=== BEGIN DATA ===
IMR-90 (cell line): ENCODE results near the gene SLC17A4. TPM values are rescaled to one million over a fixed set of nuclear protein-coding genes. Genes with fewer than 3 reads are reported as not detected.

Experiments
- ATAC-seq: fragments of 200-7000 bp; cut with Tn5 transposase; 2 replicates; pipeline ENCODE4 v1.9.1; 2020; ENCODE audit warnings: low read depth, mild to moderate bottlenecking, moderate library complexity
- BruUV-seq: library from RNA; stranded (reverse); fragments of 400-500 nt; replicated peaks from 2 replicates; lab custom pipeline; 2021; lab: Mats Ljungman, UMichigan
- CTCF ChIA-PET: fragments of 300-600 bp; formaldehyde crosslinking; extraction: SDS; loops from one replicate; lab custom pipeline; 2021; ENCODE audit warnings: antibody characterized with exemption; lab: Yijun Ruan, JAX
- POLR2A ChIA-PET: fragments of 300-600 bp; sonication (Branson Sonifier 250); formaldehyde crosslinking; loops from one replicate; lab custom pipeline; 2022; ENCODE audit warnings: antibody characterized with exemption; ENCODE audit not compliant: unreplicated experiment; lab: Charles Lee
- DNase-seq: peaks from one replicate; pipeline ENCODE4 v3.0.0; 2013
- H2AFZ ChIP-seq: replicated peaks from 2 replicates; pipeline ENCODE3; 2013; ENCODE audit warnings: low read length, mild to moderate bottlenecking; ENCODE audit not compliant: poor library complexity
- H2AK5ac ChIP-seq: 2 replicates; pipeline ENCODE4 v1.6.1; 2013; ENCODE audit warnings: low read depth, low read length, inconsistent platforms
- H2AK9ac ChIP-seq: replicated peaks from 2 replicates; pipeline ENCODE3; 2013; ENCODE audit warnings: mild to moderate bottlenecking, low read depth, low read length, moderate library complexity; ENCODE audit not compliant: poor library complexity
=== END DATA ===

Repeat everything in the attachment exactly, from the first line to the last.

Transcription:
IMR-90 (cell line): ENCODE results near the gene SLC17A4. TPM values are rescaled to one million over a fixed set of nuclear protein-coding genes. Genes with fewer than 3 reads are reported as not detected.

Experiments
- ATAC-seq: fragments of 200-7000 bp; cut with Tn5 transposase; 2 replicates; pipeline ENCODE4 v1.9.1; 2020; ENCODE audit warnings: low read depth, mild to moderate bottlenecking, moderate library complexity
- BruUV-seq: library from RNA; stranded (reverse); fragments of 400-500 nt; replicated peaks from 2 replicates; lab custom pipeline; 2021; lab: Mats Ljungman, UMichigan
- CTCF ChIA-PET: fragments of 300-600 bp; formaldehyde crosslinking; extraction: SDS; loops from one replicate; lab custom pipeline; 2021; ENCODE audit warnings: antibody characterized with exemption; lab: Yijun Ruan, JAX
- POLR2A ChIA-PET: fragments of 300-600 bp; sonication (Branson Sonifier 250); formaldehyde crosslinking; loops from one replicate; lab custom pipeline; 2022; ENCODE audit warnings: antibody characterized with exemption; ENCODE audit not compliant: unreplicated experiment; lab: Charles Lee
- DNase-seq: peaks from one replicate; pipeline ENCODE4 v3.0.0; 2013
- H2AFZ ChIP-seq: replicated peaks from 2 replicates; pipeline ENCODE3; 2013; ENCODE audit warnings: low read length, mild to moderate bottlenecking; ENCODE audit not compliant: poor library complexity
- H2AK5ac ChIP-seq: 2 replicates; pipeline ENCODE4 v1.6.1; 2013; ENCODE audit warnings: low read depth, low read length, inconsistent platforms
- H2AK9ac ChIP-seq: replicated peaks from 2 replicates; pipeline ENCODE3; 2013; ENCODE audit warnings: mild to moderate bottlenecking, low read depth, low read length, moderate library complexity; ENCODE audit not compliant: poor library complexity